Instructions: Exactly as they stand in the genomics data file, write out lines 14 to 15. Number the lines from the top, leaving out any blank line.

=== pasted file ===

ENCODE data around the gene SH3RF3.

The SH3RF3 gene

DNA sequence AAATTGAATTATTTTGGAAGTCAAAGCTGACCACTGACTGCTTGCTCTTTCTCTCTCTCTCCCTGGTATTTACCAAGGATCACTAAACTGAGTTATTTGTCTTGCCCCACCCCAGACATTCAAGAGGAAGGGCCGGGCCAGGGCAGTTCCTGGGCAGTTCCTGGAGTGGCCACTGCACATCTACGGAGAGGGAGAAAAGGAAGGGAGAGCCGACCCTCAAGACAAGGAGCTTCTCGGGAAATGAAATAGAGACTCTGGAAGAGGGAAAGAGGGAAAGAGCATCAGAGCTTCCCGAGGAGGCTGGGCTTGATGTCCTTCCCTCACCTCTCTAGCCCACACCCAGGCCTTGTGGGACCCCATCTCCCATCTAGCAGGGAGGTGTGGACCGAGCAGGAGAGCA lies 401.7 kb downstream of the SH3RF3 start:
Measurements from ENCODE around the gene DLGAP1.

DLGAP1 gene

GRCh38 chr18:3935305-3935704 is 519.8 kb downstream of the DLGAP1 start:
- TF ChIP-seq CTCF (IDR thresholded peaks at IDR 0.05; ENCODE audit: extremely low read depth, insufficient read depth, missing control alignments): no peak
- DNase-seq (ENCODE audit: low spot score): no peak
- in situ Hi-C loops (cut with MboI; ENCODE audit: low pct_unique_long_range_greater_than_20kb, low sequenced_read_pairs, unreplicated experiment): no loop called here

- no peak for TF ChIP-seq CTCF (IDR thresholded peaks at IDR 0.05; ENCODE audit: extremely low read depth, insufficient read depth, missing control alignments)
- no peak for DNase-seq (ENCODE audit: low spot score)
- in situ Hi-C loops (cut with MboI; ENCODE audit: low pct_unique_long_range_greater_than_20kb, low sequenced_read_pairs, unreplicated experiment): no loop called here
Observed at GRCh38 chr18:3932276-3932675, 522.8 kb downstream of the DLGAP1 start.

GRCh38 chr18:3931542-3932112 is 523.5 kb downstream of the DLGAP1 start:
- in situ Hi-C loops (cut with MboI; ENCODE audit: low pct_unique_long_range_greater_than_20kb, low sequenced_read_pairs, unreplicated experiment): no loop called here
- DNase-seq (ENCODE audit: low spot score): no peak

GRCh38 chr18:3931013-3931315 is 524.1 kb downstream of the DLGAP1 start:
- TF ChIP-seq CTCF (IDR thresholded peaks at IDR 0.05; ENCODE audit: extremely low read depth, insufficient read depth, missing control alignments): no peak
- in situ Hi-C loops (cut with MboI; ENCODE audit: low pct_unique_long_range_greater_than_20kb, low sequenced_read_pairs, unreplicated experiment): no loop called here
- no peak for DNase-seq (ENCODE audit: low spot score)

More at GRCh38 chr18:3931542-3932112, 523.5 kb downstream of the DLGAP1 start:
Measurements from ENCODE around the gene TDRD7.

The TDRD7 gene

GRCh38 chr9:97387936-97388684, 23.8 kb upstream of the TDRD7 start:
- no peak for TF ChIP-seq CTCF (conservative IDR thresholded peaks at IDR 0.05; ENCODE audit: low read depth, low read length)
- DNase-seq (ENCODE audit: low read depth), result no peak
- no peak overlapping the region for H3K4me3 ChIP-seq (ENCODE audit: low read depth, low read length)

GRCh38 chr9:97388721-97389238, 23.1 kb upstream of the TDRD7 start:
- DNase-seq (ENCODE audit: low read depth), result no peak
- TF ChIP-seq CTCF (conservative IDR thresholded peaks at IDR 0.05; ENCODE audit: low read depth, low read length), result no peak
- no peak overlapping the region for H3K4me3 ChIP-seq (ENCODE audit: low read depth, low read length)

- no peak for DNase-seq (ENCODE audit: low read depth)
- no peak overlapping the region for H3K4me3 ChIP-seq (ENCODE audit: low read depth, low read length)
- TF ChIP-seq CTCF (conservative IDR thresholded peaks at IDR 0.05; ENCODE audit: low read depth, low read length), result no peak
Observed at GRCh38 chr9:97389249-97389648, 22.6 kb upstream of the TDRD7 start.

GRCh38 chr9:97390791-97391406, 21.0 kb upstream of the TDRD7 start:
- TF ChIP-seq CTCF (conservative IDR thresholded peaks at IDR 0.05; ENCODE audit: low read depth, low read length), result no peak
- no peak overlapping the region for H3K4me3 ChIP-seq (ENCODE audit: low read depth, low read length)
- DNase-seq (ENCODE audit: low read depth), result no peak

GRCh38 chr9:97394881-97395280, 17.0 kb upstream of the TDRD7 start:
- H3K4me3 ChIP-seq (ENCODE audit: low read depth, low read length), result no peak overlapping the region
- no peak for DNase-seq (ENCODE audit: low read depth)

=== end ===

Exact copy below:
GRCh38 chr18:3931542-3932112 is 523.5 kb downstream of the DLGAP1 start:
- in situ Hi-C loops (cut with MboI; ENCODE audit: low pct_unique_long_range_greater_than_20kb, low sequenced_read_pairs, unreplicated experiment): no loop called here